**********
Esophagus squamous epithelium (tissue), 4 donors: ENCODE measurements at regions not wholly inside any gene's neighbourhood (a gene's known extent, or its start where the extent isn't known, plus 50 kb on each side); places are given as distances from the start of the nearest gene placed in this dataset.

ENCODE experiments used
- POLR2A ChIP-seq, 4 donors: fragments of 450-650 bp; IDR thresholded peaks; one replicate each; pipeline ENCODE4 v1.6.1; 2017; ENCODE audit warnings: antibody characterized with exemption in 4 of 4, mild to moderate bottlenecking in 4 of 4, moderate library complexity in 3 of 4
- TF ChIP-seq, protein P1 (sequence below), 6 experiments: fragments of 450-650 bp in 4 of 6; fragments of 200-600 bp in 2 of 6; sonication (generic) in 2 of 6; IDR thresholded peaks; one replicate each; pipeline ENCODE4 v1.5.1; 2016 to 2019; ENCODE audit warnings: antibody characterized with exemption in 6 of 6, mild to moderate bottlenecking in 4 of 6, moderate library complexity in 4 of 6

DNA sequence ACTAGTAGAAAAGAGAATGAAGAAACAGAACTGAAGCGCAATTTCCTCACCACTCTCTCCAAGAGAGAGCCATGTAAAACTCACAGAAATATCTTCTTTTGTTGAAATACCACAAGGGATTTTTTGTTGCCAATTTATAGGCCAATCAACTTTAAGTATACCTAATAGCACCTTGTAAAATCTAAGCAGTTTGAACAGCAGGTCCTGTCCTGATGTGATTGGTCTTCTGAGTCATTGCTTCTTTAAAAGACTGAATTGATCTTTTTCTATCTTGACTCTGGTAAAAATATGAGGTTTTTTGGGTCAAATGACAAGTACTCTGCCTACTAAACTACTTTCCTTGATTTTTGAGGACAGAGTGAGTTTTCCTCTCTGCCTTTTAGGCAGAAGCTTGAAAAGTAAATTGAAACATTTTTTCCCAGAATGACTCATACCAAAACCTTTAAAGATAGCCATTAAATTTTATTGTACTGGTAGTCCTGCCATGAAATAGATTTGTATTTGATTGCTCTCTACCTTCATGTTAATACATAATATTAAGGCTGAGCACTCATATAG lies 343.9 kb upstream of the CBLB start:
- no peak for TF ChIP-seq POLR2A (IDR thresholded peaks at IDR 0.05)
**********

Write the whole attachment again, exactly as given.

Esophagus squamous epithelium (tissue), 4 donors: ENCODE measurements at regions not wholly inside any gene's neighbourhood (a gene's known extent, or its start where the extent isn't known, plus 50 kb on each side); places are given as distances from the start of the nearest gene placed in this dataset.

ENCODE experiments used
- POLR2A ChIP-seq, 4 donors: fragments of 450-650 bp; IDR thresholded peaks; one replicate each; pipeline ENCODE4 v1.6.1; 2017; ENCODE audit warnings: antibody characterized with exemption in 4 of 4, mild to moderate bottlenecking in 4 of 4, moderate library complexity in 3 of 4
- TF ChIP-seq, protein P1 (sequence below), 6 experiments: fragments of 450-650 bp in 4 of 6; fragments of 200-600 bp in 2 of 6; sonication (generic) in 2 of 6; IDR thresholded peaks; one replicate each; pipeline ENCODE4 v1.5.1; 2016 to 2019; ENCODE audit warnings: antibody characterized with exemption in 6 of 6, mild to moderate bottlenecking in 4 of 6, moderate library complexity in 4 of 6

DNA sequence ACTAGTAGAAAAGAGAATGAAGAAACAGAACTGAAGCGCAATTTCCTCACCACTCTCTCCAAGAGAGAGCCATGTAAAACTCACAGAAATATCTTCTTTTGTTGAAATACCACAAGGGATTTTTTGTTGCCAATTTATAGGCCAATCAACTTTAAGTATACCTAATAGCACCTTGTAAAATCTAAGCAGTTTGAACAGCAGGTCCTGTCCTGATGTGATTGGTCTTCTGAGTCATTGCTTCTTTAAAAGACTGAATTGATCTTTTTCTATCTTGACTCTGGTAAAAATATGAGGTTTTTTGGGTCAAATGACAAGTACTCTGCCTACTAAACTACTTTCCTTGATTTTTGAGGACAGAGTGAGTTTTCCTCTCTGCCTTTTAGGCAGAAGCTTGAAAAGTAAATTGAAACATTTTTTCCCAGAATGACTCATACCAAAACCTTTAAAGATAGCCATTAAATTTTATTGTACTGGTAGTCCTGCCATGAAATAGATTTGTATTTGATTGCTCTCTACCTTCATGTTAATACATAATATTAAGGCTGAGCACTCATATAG lies 343.9 kb upstream of the CBLB start:
- no peak for TF ChIP-seq POLR2A (IDR thresholded peaks at IDR 0.05)